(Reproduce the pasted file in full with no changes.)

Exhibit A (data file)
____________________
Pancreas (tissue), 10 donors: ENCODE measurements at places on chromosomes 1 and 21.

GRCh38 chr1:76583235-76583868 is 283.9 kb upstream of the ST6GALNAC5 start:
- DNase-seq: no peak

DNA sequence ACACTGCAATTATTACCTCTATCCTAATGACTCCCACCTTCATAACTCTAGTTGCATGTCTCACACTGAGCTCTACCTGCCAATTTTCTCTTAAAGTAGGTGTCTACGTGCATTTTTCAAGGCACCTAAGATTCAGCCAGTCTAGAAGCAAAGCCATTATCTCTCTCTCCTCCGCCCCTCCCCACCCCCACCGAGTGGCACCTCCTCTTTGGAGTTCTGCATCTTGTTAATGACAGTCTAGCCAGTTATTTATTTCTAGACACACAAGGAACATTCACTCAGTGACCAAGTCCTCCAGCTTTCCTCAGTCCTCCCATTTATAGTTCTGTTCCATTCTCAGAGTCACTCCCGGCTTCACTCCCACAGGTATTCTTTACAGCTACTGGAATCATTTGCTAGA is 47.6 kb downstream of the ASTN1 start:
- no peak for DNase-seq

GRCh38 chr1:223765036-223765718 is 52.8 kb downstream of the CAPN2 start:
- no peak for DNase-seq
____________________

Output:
Pancreas (tissue), 10 donors: ENCODE measurements at places on chromosomes 1 and 21.

GRCh38 chr1:76583235-76583868 is 283.9 kb upstream of the ST6GALNAC5 start:
- DNase-seq: no peak

DNA sequence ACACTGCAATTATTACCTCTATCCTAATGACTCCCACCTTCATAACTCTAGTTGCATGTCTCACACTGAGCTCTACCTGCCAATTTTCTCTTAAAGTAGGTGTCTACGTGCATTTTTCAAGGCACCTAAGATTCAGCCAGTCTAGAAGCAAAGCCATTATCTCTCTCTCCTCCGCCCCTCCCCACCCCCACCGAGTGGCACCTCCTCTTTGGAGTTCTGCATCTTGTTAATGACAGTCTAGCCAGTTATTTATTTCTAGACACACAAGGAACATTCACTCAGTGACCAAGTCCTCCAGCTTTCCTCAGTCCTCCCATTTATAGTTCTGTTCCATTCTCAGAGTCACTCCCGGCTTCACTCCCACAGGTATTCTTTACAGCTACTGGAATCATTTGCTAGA is 47.6 kb downstream of the ASTN1 start:
- no peak for DNase-seq

GRCh38 chr1:223765036-223765718 is 52.8 kb downstream of the CAPN2 start:
- no peak for DNase-seq